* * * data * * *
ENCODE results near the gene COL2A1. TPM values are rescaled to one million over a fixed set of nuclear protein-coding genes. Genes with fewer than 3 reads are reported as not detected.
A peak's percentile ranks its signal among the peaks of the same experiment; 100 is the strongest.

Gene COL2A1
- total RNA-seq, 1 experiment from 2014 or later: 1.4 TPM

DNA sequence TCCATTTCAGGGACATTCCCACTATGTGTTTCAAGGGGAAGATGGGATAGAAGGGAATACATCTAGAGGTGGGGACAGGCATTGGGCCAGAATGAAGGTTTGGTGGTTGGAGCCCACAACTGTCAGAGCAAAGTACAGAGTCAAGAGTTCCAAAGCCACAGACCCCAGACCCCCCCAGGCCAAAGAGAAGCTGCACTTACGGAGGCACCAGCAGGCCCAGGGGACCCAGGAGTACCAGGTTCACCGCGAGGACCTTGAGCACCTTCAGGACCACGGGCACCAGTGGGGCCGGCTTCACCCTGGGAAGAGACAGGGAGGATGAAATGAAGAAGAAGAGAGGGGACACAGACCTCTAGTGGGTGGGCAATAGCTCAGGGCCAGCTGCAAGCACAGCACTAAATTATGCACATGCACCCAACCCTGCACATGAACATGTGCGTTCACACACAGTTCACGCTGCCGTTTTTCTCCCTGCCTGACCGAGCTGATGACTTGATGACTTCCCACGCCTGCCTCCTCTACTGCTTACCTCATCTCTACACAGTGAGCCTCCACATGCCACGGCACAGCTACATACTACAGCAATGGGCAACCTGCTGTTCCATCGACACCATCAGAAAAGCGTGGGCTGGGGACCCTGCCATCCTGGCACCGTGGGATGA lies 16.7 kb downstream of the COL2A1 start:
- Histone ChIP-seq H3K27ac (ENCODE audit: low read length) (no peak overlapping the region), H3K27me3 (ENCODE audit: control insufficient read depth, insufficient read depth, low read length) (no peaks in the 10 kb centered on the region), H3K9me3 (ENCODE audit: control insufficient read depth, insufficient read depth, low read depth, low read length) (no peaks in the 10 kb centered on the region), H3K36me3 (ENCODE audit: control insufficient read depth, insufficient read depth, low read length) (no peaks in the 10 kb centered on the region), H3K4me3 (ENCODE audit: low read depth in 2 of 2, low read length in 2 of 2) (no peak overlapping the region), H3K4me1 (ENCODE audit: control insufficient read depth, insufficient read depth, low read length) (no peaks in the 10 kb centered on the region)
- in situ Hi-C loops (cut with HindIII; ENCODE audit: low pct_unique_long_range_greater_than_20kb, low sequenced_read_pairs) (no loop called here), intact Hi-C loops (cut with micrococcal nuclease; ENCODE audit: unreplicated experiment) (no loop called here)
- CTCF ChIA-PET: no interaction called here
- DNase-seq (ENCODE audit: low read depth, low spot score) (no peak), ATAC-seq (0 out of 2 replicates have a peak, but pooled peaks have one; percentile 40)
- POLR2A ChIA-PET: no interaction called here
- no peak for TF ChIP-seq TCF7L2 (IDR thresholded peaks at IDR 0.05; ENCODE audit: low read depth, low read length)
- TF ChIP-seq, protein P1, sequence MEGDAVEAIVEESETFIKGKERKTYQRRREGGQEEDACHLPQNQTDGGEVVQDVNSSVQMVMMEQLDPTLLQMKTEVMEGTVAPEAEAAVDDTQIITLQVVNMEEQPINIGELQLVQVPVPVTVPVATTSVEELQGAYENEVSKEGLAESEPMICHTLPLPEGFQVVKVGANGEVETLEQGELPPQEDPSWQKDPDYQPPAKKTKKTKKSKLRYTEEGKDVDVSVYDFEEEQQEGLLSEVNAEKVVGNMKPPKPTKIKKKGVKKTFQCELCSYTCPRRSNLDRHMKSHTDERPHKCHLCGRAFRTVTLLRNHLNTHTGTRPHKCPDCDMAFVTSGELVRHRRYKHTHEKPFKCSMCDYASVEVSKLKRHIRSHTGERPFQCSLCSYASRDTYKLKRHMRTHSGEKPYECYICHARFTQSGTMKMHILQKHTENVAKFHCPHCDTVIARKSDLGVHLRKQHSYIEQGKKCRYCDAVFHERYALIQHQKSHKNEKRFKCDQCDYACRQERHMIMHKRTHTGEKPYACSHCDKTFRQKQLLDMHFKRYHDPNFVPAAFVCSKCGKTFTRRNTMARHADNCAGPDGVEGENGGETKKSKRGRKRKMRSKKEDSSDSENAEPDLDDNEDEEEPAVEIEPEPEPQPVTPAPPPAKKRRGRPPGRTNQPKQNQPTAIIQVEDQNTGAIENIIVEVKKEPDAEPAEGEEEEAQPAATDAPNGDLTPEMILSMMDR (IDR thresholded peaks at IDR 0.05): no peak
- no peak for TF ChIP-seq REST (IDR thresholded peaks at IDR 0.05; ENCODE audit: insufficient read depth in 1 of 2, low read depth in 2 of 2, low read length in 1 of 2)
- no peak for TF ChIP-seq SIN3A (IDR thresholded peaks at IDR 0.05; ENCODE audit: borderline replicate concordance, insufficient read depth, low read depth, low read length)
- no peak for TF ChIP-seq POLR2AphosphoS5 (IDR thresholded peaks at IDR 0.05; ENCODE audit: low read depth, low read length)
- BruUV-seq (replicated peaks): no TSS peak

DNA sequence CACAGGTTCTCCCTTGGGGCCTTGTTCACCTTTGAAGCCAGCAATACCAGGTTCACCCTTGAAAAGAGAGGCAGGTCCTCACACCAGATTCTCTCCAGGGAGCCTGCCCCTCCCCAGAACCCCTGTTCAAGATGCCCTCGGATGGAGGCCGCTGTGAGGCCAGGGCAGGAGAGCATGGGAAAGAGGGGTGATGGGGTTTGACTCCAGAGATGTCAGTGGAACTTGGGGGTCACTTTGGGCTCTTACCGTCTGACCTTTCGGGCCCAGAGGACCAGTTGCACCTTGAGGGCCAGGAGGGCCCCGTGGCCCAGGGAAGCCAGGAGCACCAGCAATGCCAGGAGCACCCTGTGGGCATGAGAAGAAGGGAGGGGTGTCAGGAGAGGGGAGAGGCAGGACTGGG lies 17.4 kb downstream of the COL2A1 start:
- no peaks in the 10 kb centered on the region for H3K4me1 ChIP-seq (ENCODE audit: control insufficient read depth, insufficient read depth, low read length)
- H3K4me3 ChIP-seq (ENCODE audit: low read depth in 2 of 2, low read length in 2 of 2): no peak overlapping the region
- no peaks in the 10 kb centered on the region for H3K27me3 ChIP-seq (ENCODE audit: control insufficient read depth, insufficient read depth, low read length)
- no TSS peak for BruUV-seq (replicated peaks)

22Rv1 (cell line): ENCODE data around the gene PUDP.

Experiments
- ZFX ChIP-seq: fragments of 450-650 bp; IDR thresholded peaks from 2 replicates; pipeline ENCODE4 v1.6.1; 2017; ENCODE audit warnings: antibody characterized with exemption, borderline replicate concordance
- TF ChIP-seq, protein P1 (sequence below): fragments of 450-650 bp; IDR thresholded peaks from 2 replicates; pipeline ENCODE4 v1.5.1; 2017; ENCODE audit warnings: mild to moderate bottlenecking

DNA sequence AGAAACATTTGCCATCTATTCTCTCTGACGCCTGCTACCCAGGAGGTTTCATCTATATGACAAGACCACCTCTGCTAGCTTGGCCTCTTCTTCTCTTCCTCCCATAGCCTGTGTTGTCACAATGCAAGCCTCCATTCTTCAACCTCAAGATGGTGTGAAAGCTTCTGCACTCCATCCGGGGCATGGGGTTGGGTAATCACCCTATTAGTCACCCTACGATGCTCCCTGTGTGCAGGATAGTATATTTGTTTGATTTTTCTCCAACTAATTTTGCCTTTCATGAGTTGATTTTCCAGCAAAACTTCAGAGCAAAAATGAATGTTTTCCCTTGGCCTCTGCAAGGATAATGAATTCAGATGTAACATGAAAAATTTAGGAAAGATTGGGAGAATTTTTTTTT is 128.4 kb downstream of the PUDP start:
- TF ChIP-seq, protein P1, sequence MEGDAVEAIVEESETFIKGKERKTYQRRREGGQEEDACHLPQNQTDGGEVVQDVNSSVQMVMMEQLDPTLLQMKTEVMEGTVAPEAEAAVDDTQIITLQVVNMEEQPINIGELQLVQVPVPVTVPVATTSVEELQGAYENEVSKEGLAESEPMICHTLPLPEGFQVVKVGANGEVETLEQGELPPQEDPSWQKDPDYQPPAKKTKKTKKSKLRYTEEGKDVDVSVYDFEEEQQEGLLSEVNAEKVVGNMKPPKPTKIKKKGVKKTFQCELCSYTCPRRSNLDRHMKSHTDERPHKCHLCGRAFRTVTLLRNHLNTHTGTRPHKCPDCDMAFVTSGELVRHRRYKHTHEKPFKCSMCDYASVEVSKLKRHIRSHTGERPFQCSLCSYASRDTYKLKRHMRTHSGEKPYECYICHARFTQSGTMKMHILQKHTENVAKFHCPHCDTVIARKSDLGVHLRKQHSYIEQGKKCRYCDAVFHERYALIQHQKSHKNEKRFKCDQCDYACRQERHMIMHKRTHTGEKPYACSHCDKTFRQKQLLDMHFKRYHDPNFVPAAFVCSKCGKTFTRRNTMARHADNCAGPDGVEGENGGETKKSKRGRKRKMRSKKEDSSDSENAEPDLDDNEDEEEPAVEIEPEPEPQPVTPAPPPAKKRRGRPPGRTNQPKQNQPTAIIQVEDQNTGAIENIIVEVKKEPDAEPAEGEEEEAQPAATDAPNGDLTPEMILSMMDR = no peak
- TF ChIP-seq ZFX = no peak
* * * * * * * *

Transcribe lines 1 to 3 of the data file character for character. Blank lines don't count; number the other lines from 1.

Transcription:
ENCODE results near the gene COL2A1. TPM values are rescaled to one million over a fixed set of nuclear protein-coding genes. Genes with fewer than 3 reads are reported as not detected.
A peak's percentile ranks its signal among the peaks of the same experiment; 100 is the strongest.

Gene COL2A1